The New America report has been making waves, as news outlets such as Wall Street Journal report on the issue and expand on it. Note that the WSJ article is behind a pay wall.
I missed something in my original post of the New America report that WSJ has picked up: that enrollment in income based repayment programs have grown by about 40 percent in the past six months. According to the U.S. Education Department, via the WSJ, there are "at least 1.3 million Americans owing around $72 billion."
The WSJ also reports that the fastest growing program is "Pay As You Earn" (PAYE). If you have trouble keeping the different student forgiveness programs straight, PAYE has you pay 10% of your "discretionary income" (which the WSJ defines as "annual income above 150% of the poverty line") in monthly installments until you have the debt forgiven. "Public interest" jobs get your loans forgiven after making ten years of payments, while private-sector jobs take twenty years of payments.
Hilariously, the WSJ reports that the Dean of Georgetown Law, Bill Traenor, says that the government's forgiveness programs are not influencing G-town's tuition, which is approximately $50,000 (don't forget the high CoL that comes along with living in Washington D.C.). Georgetown once proclaimed that "public interest borrowers might not pay a single penny on their loans—ever!", on their website.
The face of Bill, who cashed in $500,000 in 2012, according to the 2012 IRS 990.
He invoked the "Jesuit mission." My great-uncle was a Jesuit, his Jesuit mission was assisting the poor in India.
According to the WSJ, G-Town has been "steering" its graduates into public-service jobs "as part of its Jesuit mission." We have data on how many people are in G-Town's public-interest program: 432, up 60% from 2 years ago. Maybe if Georgetown didn't charge an arm, a leg, and a gallbladder for tuition and lived up to its "Jesuit mission," its graduates could go into such public-interest jobs without needing to be bailed out by taxpayers. But I digress.
The article also puts another nail in the coffin of the government's ability to forecast the cost of anything (Obamacare supporters take note here): "debt absorbed" by Stafford Loans exceeded government predictions from a year earlier by 90%! I'm going on a limb here, but I think the "debt absorbed" by these programs is going to continue to skyrocket: after all, New America reported that the median law school graduated owed a total of $140,000 at graduation, which is $50,000 more than those who graduated from law school in 2008.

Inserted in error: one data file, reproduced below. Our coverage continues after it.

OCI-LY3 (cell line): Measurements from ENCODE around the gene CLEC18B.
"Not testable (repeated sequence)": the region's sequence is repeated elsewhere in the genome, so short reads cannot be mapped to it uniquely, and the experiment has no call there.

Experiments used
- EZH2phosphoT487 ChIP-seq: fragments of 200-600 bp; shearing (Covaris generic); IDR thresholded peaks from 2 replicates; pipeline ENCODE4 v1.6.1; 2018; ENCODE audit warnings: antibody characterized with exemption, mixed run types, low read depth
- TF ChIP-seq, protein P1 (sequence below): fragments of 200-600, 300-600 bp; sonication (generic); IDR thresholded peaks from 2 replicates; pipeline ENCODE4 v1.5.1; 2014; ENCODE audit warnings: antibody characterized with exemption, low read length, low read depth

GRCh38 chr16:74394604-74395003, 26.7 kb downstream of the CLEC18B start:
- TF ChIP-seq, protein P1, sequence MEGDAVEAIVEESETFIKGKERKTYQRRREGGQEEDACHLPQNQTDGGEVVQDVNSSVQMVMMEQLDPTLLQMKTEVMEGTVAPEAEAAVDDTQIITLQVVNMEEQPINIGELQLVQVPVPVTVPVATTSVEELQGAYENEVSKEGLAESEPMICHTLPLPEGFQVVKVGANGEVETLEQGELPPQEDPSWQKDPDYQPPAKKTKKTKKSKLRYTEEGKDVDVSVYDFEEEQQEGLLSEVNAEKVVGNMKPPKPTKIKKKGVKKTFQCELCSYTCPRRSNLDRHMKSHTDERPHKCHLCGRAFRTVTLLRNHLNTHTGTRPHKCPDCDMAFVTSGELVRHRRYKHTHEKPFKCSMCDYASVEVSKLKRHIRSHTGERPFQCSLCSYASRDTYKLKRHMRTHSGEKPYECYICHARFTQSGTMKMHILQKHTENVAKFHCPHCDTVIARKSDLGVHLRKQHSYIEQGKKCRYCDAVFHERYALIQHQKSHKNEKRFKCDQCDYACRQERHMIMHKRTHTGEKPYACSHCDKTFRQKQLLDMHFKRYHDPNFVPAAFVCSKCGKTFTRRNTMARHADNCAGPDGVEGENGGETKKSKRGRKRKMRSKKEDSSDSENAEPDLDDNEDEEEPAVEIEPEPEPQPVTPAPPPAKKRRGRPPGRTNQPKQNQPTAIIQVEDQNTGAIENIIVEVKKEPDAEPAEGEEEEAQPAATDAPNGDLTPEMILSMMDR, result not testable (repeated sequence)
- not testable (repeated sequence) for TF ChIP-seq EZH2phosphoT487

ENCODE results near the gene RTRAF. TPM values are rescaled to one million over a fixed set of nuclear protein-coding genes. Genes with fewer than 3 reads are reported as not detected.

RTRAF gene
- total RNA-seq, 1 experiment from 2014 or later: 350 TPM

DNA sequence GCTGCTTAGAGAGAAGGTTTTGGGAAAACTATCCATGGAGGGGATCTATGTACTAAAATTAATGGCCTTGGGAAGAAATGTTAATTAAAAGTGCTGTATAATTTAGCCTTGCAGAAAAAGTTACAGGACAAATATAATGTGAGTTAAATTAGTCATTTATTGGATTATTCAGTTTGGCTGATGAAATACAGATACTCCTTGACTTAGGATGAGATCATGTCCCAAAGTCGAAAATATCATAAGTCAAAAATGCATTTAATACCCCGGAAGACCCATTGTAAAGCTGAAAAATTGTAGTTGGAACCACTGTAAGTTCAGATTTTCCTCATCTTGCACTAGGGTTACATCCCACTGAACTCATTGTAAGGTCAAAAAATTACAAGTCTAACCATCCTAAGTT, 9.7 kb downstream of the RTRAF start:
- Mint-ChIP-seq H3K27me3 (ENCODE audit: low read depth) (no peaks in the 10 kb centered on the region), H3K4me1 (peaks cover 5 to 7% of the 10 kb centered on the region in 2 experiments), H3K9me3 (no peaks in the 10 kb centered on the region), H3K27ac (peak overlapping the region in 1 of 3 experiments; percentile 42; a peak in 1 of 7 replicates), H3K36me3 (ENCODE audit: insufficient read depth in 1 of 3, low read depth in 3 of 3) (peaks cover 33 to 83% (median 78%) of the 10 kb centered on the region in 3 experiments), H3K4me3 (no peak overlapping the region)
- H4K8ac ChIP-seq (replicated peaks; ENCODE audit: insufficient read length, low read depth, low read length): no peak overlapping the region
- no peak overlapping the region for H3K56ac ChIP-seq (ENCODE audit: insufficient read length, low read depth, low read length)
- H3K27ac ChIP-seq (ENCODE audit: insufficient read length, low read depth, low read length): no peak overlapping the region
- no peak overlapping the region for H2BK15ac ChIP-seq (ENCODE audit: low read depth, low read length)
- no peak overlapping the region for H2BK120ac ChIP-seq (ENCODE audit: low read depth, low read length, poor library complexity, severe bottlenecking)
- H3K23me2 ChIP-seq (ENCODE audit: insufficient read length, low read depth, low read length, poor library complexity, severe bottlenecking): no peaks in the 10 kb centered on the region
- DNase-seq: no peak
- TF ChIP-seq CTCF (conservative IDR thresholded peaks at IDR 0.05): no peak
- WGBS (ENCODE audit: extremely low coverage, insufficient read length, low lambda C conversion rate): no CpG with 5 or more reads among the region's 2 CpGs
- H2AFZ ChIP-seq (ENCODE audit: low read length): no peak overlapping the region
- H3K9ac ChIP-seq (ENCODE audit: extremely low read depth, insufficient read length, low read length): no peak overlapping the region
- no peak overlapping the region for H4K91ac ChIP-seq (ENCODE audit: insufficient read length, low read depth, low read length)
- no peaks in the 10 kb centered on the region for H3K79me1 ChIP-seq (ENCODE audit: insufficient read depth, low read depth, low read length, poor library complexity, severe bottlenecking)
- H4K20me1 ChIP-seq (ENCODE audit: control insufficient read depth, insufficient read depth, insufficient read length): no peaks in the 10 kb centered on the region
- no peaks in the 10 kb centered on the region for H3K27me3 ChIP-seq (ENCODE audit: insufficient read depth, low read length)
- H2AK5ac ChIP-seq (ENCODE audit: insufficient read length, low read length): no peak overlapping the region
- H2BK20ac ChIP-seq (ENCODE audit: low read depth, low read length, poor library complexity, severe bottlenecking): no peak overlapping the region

I remember reading that student loan forgiveness programs were not well known among graduates a couple years ago. That seems to have changed, and has been taken note by New America and other critics of the leaky federal loan spigot. Which, by the way, "has nearly doubled since 2007." Which, by the way, was "disproportionately driven by the growth in graduate-school debt."
Since law schools are the worst offenders of the graduate school programs, they are more and more in the crosshairs of those seeking to address issues regarding student loans, the poor job market, and escalating tuition. The WSJ uses two law school graduates working in public-interest positions as examples of how much the forgiveness programs are being covered by taxpayers on an individual graduate's basis.
One is a public-interest (the position is not specified) attorney in California, making about $60,000 a year, after racking up $172,000 attending Hastings. His monthly payment? "420 a month," which doesn't even cover the interest owed. Using the repayment calculator from New America, approximately $225,000 of student loans will have been forgiven within ten years.
The other is a public defender in New York, who makes $58,500, and pays only $350 a month on $180,000 in debt racked up at Syracuse.
It seems that the government and the law schools have found a way to increase the number of people interested in "lower-paying" government work
Who is in a better situation? A law graduate working in a private law firm on the lower bimodal bump, or a law graduate working in a government-job on the lower bimodal bump? Hell, forget about loan forgiveness and student loans. In return for dealing with government bureaucracy, you get superior benefits, hours, not having to worry about bringing in clients or business, and maybe even a pension!
Speaking from my experiences at a DA's office, I know two employees, one for the DA and one for the opposing PD's office, who went to a private presttttigious school and each racked up about $250,000 in student loans. Compare that to another recent graduate who is a prosecutor in the same office, who went to a similarly ranked public school and owes around $70,000-80,000.
I'll end with this, to be examined at a later date: from a public-policy minded regulator's perspective, what's the point of expensive private law schools with poor employment outcomes?
Bonus link: Stephen Harper and William Henderson's least favorite four-letter phrases in the English language: "I told you so."